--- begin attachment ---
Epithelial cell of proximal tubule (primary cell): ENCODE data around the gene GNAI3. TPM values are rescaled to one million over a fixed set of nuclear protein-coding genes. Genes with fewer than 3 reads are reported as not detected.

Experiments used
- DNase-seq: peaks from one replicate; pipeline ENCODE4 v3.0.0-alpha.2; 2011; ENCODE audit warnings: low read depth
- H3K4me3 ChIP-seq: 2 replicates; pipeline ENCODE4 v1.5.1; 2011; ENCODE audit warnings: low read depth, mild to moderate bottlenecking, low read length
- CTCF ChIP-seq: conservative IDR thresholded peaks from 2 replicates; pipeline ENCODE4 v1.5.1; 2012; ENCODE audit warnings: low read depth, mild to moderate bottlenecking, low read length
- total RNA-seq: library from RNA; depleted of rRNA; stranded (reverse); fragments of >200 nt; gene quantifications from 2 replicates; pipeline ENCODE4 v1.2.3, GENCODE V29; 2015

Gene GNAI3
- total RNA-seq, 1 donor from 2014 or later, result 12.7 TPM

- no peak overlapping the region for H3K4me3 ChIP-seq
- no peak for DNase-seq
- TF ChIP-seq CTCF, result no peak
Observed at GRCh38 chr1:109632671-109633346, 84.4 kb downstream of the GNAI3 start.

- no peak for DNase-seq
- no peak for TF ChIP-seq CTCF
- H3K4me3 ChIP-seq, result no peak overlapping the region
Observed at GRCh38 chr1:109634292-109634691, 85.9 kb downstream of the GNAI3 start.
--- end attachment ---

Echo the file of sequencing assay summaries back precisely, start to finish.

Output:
Epithelial cell of proximal tubule (primary cell): ENCODE data around the gene GNAI3. TPM values are rescaled to one million over a fixed set of nuclear protein-coding genes. Genes with fewer than 3 reads are reported as not detected.

Experiments used
- DNase-seq: peaks from one replicate; pipeline ENCODE4 v3.0.0-alpha.2; 2011; ENCODE audit warnings: low read depth
- H3K4me3 ChIP-seq: 2 replicates; pipeline ENCODE4 v1.5.1; 2011; ENCODE audit warnings: low read depth, mild to moderate bottlenecking, low read length
- CTCF ChIP-seq: conservative IDR thresholded peaks from 2 replicates; pipeline ENCODE4 v1.5.1; 2012; ENCODE audit warnings: low read depth, mild to moderate bottlenecking, low read length
- total RNA-seq: library from RNA; depleted of rRNA; stranded (reverse); fragments of >200 nt; gene quantifications from 2 replicates; pipeline ENCODE4 v1.2.3, GENCODE V29; 2015

Gene GNAI3
- total RNA-seq, 1 donor from 2014 or later, result 12.7 TPM

- no peak overlapping the region for H3K4me3 ChIP-seq
- no peak for DNase-seq
- TF ChIP-seq CTCF, result no peak
Observed at GRCh38 chr1:109632671-109633346, 84.4 kb downstream of the GNAI3 start.

- no peak for DNase-seq
- no peak for TF ChIP-seq CTCF
- H3K4me3 ChIP-seq, result no peak overlapping the region
Observed at GRCh38 chr1:109634292-109634691, 85.9 kb downstream of the GNAI3 start.